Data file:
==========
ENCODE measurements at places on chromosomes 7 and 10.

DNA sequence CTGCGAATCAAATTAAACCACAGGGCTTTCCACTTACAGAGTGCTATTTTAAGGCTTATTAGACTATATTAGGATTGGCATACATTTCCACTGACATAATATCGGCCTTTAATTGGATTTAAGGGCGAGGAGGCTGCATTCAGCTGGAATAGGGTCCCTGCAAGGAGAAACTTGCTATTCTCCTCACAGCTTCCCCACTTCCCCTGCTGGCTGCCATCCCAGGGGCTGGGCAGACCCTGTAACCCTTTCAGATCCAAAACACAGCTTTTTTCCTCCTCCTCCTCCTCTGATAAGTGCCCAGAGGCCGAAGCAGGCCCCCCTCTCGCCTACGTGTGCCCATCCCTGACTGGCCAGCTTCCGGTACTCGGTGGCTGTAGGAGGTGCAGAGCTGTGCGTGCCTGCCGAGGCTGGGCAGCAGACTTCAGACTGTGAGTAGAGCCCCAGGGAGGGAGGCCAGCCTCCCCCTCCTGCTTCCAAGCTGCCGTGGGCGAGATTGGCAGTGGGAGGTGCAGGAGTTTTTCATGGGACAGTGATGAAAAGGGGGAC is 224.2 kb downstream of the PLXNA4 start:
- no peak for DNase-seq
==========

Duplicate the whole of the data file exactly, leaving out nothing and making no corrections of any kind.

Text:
ENCODE measurements at places on chromosomes 7 and 10.

DNA sequence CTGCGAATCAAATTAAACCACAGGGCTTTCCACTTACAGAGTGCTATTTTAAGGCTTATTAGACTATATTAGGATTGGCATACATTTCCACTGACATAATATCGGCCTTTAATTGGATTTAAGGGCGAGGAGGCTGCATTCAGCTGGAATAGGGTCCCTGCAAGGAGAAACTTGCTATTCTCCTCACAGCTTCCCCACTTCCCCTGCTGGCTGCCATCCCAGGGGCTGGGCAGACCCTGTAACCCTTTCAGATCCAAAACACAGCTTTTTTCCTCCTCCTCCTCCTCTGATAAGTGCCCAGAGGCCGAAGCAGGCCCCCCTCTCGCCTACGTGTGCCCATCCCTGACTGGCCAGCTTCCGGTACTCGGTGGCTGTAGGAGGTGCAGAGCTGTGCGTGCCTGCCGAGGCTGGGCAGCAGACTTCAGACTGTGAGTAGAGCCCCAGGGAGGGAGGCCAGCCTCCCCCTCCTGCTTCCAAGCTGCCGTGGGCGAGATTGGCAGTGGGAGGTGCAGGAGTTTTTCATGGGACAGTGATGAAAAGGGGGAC is 224.2 kb downstream of the PLXNA4 start:
- no peak for DNase-seq